The beginning of the end of “one-to-many”

From Inside Radio:

TiVo … is teaming with digital music service Rhapsody to deliver thousands of Internet radio stations and four million songs through any broadband-connected TiVo box. The feature will allow users to search for music directly from their TV where they’ll be able to browse charts of Rhapsody’s most popular artists, find weekly lists of new releases, or listen to thousands of radio stations. Current TiVo subscribers will get a free 30-day trial of Rhapsody. They then can opt to pay $12.99 a month to keep the service.

This is cool, but way overpriced.

Besides the fact that every household already owns a few radios and has access to their favorite music, virtually all cable systems feature free music channels of their own (some of which are in league with satellite radio).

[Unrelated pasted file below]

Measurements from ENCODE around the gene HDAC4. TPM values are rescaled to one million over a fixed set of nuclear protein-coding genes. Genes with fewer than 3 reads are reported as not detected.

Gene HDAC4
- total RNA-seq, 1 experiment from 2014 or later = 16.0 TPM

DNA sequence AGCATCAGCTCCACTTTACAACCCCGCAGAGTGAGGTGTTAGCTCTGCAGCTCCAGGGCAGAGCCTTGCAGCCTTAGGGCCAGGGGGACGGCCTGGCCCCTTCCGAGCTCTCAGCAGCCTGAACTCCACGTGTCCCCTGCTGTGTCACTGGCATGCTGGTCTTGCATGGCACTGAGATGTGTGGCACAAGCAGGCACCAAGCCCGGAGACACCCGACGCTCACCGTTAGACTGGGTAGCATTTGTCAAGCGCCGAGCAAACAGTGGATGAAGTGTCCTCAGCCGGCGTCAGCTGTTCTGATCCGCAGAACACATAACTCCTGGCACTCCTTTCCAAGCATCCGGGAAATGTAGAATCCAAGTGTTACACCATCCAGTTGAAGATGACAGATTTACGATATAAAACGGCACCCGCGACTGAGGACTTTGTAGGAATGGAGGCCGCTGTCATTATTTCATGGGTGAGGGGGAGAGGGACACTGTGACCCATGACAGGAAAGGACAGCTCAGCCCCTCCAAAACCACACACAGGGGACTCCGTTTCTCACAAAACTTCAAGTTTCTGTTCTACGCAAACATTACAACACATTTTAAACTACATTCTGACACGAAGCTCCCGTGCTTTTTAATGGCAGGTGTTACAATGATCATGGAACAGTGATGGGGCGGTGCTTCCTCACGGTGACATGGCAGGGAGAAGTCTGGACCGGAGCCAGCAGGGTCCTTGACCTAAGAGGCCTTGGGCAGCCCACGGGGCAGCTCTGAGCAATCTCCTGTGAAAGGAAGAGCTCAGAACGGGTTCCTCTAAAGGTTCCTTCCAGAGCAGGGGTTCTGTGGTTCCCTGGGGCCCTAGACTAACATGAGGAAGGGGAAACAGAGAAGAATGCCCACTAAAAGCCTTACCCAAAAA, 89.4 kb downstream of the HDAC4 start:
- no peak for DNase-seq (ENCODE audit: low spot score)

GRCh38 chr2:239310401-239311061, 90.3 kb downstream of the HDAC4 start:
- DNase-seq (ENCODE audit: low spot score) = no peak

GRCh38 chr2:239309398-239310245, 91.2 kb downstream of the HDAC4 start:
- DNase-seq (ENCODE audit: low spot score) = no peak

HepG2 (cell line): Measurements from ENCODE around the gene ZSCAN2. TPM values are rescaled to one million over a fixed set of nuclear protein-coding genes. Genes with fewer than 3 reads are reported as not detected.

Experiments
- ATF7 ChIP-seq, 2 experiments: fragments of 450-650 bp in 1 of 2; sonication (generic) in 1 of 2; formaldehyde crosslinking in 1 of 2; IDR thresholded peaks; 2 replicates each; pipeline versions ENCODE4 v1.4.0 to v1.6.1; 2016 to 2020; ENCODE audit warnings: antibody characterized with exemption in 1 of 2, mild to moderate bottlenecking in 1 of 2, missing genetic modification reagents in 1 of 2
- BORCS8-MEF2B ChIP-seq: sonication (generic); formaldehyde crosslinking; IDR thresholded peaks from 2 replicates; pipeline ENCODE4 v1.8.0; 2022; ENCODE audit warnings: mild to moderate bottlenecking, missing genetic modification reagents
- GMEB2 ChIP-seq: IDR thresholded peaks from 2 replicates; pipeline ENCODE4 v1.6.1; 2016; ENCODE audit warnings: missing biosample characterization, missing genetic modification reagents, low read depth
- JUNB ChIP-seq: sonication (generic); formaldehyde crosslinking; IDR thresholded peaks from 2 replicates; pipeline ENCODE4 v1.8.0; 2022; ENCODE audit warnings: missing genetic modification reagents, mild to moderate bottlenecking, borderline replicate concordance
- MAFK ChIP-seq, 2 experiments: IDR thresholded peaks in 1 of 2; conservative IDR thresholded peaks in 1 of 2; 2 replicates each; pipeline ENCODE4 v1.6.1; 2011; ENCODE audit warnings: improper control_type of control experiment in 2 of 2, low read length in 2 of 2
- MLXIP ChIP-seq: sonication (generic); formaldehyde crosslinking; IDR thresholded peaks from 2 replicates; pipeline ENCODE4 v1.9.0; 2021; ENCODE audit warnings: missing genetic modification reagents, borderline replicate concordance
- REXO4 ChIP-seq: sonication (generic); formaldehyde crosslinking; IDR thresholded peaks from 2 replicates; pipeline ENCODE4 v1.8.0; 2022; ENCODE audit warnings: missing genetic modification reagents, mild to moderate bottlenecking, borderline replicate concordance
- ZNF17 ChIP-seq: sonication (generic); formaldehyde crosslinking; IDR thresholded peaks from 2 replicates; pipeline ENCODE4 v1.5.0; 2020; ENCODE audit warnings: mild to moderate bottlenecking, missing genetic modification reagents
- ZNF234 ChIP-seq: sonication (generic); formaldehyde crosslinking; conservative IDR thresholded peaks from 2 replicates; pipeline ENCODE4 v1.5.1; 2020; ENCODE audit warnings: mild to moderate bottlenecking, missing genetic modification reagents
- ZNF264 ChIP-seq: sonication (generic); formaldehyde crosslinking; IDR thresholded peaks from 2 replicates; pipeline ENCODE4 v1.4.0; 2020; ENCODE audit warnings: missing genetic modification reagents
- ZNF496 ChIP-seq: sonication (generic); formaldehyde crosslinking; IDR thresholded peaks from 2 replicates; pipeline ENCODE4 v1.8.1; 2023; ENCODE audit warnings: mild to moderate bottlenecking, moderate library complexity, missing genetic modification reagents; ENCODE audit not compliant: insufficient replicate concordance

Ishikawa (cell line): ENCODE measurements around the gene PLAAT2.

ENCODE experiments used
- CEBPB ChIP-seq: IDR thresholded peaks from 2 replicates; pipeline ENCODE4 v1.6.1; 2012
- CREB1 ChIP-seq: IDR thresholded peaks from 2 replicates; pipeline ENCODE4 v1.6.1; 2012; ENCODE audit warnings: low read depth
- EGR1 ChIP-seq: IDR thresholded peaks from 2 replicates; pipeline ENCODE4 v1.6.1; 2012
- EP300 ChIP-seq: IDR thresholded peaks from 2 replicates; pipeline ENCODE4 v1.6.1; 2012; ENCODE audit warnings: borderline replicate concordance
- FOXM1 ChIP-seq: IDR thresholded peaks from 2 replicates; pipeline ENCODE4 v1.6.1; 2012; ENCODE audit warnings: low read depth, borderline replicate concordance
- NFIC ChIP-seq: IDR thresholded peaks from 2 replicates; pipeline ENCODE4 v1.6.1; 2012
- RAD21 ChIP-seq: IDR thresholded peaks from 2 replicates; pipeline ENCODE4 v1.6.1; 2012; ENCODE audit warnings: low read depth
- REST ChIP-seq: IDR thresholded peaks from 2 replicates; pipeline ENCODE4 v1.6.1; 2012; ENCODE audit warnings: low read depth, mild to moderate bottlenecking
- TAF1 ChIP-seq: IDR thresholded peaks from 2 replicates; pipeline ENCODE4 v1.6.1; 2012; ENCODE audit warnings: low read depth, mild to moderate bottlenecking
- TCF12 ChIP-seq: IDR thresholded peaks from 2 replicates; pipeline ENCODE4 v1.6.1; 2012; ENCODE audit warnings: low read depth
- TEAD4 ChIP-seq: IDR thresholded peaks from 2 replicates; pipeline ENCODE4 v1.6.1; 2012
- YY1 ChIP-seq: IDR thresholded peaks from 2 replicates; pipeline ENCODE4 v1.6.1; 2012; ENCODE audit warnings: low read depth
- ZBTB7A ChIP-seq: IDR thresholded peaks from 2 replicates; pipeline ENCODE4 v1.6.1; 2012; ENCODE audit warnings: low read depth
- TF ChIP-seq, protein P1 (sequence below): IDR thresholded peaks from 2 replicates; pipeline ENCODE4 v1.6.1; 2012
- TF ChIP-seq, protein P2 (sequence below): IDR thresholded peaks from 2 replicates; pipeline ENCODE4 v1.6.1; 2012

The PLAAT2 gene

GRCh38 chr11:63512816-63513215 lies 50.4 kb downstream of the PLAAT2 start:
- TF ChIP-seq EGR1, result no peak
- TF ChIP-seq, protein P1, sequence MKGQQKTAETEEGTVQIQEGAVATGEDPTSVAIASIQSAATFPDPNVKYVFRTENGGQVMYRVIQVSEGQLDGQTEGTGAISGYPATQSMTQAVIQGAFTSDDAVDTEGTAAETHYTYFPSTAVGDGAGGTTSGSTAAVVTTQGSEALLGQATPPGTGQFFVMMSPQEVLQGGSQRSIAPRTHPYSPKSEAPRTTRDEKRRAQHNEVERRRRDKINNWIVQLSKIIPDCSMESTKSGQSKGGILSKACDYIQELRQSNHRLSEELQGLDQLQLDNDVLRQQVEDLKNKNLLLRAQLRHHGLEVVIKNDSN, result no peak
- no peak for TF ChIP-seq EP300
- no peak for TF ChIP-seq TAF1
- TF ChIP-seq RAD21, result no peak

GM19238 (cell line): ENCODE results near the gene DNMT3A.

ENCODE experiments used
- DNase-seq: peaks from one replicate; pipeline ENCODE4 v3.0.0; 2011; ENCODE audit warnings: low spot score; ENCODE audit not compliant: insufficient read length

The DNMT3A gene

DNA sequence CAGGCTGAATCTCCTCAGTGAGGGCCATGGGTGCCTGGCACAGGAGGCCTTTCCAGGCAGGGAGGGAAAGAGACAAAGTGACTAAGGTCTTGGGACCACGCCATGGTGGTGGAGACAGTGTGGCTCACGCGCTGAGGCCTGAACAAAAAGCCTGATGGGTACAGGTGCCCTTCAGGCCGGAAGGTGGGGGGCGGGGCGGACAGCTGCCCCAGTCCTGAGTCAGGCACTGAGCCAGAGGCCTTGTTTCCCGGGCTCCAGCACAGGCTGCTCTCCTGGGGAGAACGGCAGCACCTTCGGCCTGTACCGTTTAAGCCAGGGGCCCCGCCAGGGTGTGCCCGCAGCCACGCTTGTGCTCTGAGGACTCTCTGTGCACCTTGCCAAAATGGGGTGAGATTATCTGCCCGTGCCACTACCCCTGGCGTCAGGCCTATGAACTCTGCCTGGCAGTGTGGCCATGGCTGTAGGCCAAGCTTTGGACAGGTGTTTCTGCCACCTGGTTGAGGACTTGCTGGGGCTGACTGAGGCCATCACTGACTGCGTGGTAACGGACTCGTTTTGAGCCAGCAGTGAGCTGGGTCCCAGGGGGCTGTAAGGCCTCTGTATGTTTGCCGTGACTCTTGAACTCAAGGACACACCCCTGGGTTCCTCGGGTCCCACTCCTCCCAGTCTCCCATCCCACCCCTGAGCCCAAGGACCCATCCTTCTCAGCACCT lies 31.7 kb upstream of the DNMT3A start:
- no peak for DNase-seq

Of course, this service is a significant value-add compared to those – but only for those who value the value-add. Further, I’m guessing most consumers who want that much extra value are already getting it from their PCs and their iPods.

As we in radio well know, most of the listening to audio entertainment isn’t home-bound. Nor does it necessarily occur in the proximity of the television.

What this development suggests, however, is something potentially profound: The the price point of satellite radio can and should be associated with experiences which are personal and customizable and social and go well beyond so-called “premium” content and a couple hundred channels of niche music choice.

Satellite and terrestrial radio alike were designed as one-way, one-to-many experiences.

This had better change.

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